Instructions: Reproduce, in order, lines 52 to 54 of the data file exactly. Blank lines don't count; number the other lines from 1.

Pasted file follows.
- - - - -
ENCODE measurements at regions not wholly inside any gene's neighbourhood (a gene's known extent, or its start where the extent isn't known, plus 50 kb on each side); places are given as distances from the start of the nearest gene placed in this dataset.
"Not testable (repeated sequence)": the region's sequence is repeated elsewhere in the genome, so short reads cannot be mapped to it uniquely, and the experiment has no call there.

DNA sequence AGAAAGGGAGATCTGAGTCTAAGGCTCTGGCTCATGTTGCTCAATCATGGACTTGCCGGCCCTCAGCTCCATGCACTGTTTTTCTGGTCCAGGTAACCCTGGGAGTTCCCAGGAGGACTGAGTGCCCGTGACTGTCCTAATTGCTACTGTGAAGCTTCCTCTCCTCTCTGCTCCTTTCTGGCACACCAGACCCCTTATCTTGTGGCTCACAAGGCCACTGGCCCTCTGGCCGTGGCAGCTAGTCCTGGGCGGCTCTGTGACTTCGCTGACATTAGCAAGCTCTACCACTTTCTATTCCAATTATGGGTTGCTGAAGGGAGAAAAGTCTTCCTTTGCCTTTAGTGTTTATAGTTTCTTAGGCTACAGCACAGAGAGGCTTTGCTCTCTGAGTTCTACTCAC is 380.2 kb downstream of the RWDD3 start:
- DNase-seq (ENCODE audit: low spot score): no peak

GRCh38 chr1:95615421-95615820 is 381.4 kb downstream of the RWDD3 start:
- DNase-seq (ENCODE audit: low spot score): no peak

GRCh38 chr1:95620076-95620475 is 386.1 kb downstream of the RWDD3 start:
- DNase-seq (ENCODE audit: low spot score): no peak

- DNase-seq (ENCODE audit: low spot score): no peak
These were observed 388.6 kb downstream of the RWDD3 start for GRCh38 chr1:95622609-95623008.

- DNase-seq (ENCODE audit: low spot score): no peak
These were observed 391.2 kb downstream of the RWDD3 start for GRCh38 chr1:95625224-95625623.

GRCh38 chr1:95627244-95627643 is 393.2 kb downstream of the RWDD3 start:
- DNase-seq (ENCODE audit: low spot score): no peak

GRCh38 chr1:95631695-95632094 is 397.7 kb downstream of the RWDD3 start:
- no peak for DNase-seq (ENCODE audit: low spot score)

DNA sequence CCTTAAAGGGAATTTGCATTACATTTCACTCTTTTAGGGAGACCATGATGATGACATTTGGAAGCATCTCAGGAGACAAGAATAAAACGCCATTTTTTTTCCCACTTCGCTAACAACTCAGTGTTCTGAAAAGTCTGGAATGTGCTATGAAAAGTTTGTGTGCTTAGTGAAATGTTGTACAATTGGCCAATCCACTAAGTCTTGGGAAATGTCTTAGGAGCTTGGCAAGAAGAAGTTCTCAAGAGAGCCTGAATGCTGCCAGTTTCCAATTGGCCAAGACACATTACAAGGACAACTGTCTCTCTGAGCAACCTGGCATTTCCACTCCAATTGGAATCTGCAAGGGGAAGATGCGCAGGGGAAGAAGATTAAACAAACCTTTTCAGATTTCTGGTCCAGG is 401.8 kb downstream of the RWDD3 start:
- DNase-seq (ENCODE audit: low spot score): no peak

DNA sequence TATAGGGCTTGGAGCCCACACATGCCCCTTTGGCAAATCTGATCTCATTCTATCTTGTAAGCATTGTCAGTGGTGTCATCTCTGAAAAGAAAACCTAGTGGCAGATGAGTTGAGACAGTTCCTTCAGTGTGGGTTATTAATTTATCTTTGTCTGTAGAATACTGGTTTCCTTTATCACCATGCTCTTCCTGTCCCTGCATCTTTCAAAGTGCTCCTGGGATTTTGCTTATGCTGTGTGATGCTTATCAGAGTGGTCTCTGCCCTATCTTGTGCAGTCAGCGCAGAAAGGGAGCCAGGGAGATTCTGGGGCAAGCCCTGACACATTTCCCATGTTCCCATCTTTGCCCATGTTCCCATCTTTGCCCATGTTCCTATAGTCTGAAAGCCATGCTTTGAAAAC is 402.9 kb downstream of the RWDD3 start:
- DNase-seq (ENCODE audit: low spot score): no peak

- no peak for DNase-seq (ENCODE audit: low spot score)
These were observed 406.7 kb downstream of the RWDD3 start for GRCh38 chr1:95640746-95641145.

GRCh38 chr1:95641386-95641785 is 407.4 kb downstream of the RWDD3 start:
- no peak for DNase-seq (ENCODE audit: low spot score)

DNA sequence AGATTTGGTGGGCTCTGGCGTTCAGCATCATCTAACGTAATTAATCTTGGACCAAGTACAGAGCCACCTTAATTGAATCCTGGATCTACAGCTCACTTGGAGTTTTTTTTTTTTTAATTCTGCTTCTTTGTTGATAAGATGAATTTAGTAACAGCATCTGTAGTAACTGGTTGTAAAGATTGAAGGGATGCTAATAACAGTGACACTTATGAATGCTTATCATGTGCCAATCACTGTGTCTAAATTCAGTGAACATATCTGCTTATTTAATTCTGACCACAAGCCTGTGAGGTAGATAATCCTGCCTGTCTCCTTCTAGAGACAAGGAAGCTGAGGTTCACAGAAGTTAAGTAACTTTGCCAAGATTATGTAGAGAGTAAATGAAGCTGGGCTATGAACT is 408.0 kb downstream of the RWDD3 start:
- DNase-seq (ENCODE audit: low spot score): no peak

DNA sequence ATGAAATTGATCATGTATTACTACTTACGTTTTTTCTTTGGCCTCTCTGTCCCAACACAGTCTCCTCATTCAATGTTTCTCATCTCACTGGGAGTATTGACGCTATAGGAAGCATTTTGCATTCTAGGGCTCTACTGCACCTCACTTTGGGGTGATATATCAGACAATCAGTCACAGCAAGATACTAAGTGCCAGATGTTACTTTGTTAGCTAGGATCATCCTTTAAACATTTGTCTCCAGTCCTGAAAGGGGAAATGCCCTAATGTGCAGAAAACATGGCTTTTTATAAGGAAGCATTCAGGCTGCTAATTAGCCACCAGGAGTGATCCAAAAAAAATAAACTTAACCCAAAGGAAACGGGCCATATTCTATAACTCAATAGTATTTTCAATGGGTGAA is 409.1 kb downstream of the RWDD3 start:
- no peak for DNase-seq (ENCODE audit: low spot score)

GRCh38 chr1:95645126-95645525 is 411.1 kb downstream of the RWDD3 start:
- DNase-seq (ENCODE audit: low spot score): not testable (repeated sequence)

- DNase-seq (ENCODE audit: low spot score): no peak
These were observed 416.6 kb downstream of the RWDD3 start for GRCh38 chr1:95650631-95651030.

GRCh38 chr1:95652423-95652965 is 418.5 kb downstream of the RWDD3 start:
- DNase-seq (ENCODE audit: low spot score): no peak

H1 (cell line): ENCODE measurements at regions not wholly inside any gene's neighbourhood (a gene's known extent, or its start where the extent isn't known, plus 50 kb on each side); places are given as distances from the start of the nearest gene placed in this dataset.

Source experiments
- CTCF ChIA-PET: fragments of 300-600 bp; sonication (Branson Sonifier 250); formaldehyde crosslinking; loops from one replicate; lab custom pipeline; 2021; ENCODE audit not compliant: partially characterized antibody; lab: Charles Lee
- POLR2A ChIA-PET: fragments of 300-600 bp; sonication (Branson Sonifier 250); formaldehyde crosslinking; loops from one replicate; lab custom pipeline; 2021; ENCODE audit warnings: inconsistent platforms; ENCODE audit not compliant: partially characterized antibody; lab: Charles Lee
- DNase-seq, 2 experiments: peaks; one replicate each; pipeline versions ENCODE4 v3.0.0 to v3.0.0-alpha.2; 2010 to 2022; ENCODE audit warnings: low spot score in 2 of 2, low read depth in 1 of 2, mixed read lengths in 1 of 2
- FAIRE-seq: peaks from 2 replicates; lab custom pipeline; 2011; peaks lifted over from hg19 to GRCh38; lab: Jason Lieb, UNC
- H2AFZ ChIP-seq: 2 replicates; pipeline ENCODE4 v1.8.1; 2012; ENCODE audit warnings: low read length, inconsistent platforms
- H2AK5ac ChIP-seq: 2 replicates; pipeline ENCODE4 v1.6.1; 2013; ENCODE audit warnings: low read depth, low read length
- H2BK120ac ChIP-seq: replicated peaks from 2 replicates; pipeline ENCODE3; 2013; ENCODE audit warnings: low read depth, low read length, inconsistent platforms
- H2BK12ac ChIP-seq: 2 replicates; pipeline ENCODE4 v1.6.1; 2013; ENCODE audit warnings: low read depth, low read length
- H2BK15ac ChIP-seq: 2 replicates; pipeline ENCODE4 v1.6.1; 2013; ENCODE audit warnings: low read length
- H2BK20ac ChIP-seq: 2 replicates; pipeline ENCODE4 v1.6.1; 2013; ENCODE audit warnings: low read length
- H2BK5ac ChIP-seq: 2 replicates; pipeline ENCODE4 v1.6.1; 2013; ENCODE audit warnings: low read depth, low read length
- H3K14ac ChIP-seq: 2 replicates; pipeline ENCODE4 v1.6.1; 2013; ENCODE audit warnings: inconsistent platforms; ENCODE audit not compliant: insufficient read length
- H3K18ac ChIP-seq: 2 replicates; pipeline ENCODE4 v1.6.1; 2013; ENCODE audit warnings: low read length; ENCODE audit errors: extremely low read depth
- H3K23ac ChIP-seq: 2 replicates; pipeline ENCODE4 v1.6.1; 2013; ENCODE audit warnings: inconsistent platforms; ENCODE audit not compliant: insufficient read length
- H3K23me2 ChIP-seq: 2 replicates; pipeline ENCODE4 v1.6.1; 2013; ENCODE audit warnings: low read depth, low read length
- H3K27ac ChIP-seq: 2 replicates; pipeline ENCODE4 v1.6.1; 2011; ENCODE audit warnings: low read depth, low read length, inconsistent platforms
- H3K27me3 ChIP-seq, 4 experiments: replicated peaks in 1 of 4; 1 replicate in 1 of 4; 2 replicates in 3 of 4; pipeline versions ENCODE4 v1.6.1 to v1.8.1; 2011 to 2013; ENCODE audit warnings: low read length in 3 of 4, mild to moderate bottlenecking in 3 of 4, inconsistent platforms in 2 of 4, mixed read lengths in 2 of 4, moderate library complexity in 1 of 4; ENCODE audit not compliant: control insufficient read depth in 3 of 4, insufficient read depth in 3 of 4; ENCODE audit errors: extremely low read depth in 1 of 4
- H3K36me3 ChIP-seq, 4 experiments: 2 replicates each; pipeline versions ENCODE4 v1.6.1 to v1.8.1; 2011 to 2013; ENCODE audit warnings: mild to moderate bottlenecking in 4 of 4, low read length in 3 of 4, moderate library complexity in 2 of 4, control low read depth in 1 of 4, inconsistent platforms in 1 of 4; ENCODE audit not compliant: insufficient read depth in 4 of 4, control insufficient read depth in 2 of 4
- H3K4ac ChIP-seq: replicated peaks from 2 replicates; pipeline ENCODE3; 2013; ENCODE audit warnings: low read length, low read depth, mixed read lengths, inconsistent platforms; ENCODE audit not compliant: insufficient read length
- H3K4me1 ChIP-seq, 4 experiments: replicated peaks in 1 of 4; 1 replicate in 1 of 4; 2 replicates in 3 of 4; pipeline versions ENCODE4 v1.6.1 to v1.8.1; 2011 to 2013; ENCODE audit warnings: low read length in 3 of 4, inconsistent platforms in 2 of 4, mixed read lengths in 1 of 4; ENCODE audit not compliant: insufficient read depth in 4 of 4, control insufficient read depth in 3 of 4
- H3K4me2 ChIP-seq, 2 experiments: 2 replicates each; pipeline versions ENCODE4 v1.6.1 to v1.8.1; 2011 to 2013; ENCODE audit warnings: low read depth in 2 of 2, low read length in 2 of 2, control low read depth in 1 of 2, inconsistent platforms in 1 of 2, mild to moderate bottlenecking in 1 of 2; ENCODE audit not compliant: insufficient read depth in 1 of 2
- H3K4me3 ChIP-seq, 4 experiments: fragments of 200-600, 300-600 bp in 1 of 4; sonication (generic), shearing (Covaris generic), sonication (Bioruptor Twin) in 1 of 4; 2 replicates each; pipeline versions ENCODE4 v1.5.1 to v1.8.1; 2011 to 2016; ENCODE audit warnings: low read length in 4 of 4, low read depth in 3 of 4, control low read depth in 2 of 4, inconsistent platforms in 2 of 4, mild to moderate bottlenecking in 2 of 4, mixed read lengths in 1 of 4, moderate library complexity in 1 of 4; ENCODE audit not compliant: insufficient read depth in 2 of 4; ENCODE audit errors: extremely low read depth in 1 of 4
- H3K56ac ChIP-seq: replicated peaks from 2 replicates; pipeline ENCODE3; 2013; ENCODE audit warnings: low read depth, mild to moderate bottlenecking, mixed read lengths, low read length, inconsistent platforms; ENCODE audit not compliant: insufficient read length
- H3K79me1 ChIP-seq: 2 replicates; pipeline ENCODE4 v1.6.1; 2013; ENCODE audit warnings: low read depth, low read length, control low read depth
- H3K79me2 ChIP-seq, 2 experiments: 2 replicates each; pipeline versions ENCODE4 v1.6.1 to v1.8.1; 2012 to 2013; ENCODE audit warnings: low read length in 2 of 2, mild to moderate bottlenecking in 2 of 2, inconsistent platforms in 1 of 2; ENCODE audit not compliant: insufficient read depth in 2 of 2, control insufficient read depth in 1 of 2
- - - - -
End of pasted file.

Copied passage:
- H3K27ac ChIP-seq: 2 replicates; pipeline ENCODE4 v1.6.1; 2011; ENCODE audit warnings: low read depth, low read length, inconsistent platforms
- H3K27me3 ChIP-seq, 4 experiments: replicated peaks in 1 of 4; 1 replicate in 1 of 4; 2 replicates in 3 of 4; pipeline versions ENCODE4 v1.6.1 to v1.8.1; 2011 to 2013; ENCODE audit warnings: low read length in 3 of 4, mild to moderate bottlenecking in 3 of 4, inconsistent platforms in 2 of 4, mixed read lengths in 2 of 4, moderate library complexity in 1 of 4; ENCODE audit not compliant: control insufficient read depth in 3 of 4, insufficient read depth in 3 of 4; ENCODE audit errors: extremely low read depth in 1 of 4
- H3K36me3 ChIP-seq, 4 experiments: 2 replicates each; pipeline versions ENCODE4 v1.6.1 to v1.8.1; 2011 to 2013; ENCODE audit warnings: mild to moderate bottlenecking in 4 of 4, low read length in 3 of 4, moderate library complexity in 2 of 4, control low read depth in 1 of 4, inconsistent platforms in 1 of 4; ENCODE audit not compliant: insufficient read depth in 4 of 4, control insufficient read depth in 2 of 4